It is not too usual to see shootings in Ramallah nowadays. Specially since the compendium of the Palestinian Authority, where Arafat used to live, was destroyed, there is virtually no Israeli military presence in the city. Says A. that it is because it is no longer necessary. Now at last the Palestinian police can patrol the streets of Ramallah. They could not do that before because, since they are regarded simply as armed Palestinians by the Israeli soldiers, and therefore dangerous terrorists on top of being terrorists, they would shoot at them systematically, and with a total justification, in the eyes of Israeli judges, which are the only judges that exist in Israel and Palestine…

The Israeli Army is no longer in Ramallah, and now the uniformed men are, at least in theory, Palestinian Police.

And, although it is not frequent, some colleagues and I did see a shooting in Ramallah today.

I was on this first floor flat, not far away from the window, when we noticed a sudden movement of bodies outside, on the street, like people running and trying to do so in silence. Then the shots. “Tat – tat – tat – tat.” Dry and quick, a lot less noisy than the simplest firecracker. “Tat – tat – tat – tat.” And again, this time nearer to the building where we were. “Tat – tat – tat – tat.”

By then all the internationals were stuck against the window glass, trying to figure out what was going on, trying to see, but a local voice near me shouted: “Away from the window!!”.

It was important to keep as far away as possible from the range of the bullets. Even though they were not aimed at our building, or indeed our window, at all.

Those living in Palestine have already learned to not feel any curiosity but we internationals find it difficult to overcome ours. I guess we had imagined some thing like what we see in films and we wanted to see it with our own eyes.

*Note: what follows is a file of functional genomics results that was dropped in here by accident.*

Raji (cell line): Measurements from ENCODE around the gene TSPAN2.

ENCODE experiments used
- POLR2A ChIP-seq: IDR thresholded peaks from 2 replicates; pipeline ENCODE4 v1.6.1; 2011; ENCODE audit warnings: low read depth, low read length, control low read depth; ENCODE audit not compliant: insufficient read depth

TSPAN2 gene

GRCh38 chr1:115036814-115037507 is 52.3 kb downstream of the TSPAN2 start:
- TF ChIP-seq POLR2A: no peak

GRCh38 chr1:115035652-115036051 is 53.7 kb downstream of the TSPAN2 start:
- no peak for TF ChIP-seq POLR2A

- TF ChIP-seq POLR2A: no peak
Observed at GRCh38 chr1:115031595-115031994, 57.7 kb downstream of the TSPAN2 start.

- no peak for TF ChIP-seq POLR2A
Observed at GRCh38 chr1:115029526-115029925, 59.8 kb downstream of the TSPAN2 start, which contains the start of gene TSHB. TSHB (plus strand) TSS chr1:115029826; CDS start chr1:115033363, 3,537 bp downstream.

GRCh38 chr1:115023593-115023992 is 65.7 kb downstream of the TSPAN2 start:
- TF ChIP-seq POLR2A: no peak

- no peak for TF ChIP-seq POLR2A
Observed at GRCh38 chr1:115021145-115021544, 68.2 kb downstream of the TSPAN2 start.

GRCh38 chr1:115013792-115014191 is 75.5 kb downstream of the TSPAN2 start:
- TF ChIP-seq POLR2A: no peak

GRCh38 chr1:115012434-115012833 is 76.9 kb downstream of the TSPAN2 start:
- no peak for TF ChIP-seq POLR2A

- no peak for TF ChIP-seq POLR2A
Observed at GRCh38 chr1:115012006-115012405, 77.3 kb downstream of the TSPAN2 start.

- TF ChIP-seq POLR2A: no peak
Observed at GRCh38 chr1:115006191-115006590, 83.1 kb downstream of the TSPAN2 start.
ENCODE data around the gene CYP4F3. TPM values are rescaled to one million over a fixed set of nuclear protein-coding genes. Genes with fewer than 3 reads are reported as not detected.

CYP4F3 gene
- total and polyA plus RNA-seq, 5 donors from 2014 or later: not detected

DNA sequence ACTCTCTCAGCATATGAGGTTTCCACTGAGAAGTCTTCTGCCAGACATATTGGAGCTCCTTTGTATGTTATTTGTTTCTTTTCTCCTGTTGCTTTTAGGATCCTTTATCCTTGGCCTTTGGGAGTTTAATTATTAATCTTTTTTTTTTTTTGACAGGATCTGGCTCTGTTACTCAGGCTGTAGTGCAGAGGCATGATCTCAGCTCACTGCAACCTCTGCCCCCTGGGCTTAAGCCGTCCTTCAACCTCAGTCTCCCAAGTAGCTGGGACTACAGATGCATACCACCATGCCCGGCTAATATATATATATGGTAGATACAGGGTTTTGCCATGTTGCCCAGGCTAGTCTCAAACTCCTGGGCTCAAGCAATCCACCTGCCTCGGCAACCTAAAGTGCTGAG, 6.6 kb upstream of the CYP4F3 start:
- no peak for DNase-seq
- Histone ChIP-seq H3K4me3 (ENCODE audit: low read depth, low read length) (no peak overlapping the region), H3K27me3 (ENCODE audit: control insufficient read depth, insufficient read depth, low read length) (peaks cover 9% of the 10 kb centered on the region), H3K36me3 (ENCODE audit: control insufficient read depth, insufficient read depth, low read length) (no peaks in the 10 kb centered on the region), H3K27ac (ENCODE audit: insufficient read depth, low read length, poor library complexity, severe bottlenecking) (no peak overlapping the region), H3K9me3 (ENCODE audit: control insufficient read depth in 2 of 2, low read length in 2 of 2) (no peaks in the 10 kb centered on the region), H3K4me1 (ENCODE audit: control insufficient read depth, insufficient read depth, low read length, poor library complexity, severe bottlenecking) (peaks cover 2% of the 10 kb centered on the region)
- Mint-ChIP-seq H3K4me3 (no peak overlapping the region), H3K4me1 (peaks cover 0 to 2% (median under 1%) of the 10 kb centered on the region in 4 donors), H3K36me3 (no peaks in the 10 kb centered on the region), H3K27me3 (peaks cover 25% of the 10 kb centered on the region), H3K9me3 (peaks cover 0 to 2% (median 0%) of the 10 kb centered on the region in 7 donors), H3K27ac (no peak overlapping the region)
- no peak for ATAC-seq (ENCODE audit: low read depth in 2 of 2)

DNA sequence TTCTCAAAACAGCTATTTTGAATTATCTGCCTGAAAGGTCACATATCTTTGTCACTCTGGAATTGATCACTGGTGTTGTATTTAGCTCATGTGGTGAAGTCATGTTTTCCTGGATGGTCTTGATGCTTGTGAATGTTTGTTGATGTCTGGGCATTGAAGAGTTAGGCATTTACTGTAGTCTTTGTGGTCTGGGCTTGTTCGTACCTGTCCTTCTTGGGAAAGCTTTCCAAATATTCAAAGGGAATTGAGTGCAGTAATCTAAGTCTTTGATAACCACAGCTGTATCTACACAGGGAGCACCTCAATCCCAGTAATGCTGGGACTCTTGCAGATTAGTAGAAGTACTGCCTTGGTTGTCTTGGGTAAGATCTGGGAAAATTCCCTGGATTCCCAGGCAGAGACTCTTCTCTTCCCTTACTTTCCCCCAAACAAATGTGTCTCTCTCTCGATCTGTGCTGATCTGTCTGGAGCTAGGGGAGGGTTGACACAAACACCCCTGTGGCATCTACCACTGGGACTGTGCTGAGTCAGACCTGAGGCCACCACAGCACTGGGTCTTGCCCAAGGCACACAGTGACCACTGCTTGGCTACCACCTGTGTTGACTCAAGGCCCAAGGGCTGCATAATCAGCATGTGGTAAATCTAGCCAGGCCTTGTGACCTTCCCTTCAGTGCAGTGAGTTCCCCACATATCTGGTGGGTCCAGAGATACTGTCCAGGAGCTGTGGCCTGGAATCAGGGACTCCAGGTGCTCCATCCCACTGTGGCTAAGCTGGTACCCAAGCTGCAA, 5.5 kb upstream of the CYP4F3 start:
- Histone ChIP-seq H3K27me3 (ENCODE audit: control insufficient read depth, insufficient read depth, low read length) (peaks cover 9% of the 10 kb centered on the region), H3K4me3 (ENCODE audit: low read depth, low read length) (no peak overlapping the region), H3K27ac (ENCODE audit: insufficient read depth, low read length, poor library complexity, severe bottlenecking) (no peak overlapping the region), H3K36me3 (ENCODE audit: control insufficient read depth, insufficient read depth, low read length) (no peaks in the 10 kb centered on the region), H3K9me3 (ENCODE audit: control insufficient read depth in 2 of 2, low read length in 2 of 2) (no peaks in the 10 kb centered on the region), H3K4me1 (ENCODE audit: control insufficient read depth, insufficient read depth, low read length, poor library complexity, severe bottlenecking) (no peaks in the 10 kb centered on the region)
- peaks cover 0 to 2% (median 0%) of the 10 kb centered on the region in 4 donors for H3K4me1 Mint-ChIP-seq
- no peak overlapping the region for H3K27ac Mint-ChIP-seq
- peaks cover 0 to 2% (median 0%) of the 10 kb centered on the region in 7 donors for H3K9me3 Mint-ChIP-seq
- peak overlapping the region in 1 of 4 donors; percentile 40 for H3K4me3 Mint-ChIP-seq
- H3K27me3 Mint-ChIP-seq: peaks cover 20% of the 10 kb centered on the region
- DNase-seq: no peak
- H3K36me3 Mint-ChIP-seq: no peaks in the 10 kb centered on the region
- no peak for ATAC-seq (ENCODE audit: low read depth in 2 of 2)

But bullets have no glamour whatsoever. They don’t even sound like bullets. And yet they can actually kill, or cause pain and/or a disability, for the rest of your life.

So you must stay away from the window, however curious you feel. Your physical integrity is far more important.

The next time I looked out there were still men in uniform around, looking alert, but the shootings had ceased.

For the rest of the day, the shooting is not the most important theme of conversation, but R., who has been arrested, and people are eager to hear the latest news about him.

From the information that is shared between people who seem to know him well, it seems that he was arrested while walking some school girls to school in Hebron, while he was waiting for his appointment to renew his visa, and would have been deported straight away if he had not challenged this. As a result of his challenge, he is being held in a prison until he “changes his mind” and accepts his deportation.

Apparently one of the local papers has published a very misleading article implying that he assisted terrorists a few years ago, in his previous visit to Palestine. Some of his friends are planning to write to the newspaper to contest this article. From their draft letter, I learn that the last action of R. in that first visit was to chain himself to a house that was due for demolition.